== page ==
Microsoft Research’s Project Zanzibar showcases the potential of bringing the physical and digital worlds together

April 9, 2018
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Microsoft Research today revealed its latest project named Project Zanzibar which showcases the potential of bringing the physical and digital worlds together. Project Zanzibar is a sensing platform in the form of a flexible, portable mat that can also locate, sense and communicate with objects as well as sense a user’s touch. The mat uses capacitive sensing and NFC to enable multitouch and hover gesture input along with physical object manipulation and control. MSR team explored many different scenarios that this new platform will enable in the play and learning spaces.

Here’s how it can be used in games for kids:

Kids can tell stories by manipulating toys and props on the mat to control corresponding graphical avatars, previewing and capturing the result as a movie on the screen of a connected device. Camera and light source objects frame and light the mise-en-scène. Additional props can be used to change the setting of a virtual scene. For example, a palm tree can change the virtual environment to a tropical setting. Movie maker is thus a story authoring and storytelling prototype, envisioned for children aged 5 to 12. In this age group, socio-dramatic or pretend play are prevalent play patterns, with children experimenting with role playing and ascribing unique personalities to their toys.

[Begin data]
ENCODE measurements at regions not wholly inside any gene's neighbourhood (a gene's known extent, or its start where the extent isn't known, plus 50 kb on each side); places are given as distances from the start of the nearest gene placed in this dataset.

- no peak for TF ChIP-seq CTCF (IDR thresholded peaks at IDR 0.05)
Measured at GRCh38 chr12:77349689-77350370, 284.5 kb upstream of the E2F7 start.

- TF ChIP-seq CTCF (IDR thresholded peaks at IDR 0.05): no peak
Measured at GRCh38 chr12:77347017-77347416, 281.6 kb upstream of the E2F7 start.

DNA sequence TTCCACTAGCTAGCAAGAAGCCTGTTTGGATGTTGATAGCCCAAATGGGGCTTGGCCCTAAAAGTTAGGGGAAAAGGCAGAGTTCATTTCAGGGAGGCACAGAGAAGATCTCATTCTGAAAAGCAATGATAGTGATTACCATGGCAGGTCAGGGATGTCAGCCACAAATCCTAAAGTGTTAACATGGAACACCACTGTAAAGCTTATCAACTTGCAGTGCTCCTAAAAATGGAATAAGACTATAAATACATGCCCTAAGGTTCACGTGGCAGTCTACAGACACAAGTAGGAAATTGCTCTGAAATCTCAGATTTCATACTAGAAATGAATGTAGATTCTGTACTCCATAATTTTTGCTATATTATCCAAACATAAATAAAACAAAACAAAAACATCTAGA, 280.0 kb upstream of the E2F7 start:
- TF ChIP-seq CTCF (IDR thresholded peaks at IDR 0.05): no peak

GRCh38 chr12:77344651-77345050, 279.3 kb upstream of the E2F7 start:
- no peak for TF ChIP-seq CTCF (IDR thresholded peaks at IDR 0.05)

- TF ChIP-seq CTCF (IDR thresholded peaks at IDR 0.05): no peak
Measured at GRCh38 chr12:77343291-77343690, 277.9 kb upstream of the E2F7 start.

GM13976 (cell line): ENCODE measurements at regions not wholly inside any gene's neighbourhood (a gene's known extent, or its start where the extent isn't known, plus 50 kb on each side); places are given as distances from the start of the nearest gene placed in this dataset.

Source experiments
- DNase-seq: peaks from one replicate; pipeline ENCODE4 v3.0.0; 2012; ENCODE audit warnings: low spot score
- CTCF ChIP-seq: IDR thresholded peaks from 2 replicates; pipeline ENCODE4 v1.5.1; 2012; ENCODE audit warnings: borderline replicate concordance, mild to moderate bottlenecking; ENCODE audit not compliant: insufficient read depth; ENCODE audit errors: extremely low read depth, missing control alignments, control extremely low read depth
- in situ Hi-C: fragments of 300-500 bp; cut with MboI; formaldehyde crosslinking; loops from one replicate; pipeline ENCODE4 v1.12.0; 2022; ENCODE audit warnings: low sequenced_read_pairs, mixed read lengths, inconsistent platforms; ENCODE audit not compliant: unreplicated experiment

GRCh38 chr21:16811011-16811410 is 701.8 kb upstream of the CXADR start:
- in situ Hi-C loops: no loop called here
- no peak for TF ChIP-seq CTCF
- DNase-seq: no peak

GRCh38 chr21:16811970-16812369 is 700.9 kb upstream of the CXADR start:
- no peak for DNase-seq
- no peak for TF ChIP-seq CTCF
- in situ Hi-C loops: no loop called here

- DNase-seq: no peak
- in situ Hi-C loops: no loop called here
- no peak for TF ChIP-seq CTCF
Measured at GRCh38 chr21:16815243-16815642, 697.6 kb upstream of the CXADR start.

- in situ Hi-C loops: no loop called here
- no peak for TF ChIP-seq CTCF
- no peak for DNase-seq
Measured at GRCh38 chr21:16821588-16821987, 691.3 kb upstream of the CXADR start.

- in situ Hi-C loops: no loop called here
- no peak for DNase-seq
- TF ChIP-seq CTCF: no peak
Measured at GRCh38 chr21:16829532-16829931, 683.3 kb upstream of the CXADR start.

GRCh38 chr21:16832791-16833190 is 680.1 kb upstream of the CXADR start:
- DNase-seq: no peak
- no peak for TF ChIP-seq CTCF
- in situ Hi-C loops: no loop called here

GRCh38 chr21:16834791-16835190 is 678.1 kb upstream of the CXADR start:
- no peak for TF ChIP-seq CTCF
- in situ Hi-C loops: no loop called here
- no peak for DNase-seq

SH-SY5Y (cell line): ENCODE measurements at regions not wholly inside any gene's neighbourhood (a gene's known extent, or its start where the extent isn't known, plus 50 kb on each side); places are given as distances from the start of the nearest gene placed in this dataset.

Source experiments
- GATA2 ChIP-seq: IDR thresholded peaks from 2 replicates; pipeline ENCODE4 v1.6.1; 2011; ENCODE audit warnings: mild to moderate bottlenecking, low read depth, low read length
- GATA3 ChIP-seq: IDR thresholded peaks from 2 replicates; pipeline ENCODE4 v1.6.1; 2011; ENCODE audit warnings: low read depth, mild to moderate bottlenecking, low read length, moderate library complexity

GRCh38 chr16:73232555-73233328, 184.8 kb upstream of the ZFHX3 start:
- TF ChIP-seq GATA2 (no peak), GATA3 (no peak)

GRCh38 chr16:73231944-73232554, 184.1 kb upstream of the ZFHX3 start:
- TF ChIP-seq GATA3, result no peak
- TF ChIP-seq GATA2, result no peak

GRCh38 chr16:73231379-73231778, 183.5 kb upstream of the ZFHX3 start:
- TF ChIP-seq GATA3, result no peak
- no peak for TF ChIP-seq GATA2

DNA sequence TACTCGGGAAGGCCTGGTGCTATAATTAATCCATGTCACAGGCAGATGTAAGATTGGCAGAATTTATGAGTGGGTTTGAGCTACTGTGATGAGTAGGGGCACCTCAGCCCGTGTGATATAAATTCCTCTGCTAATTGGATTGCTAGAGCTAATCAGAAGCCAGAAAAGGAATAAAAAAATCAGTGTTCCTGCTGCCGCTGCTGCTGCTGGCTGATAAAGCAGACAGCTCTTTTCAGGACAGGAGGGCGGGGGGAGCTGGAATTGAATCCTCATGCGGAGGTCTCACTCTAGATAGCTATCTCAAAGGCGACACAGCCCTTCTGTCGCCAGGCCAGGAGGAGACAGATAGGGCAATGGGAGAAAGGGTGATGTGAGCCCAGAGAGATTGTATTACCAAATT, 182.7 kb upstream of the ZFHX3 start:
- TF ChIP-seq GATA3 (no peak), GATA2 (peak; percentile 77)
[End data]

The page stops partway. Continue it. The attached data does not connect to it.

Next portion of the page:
Here’s how it can be used in learning activities:

The team took inspiration from traditional Montessori exercises for young children and extended them with digital content and feedback using Project Zanzibar. For example, the Letter Plates Montessori exercise provides feedback as words are formed and tactile letter-shapes are traced. Paper overlays on the Project Zanzibar mat do not interfere with functionality and provide additional context to the exercise.

The team envisions a rich family of educational apps including spelling and simple coding exercises using blocks, again with or without screens. By allowing kids to incorporate their tactile, natural world actions and senses when interfacing with computers, learning can conceivably be enhanced.

Microsoft Research will reveal more information on this project in a paper to be presented later this month at CHI 2018 in Montreal.

Read more about this project here.

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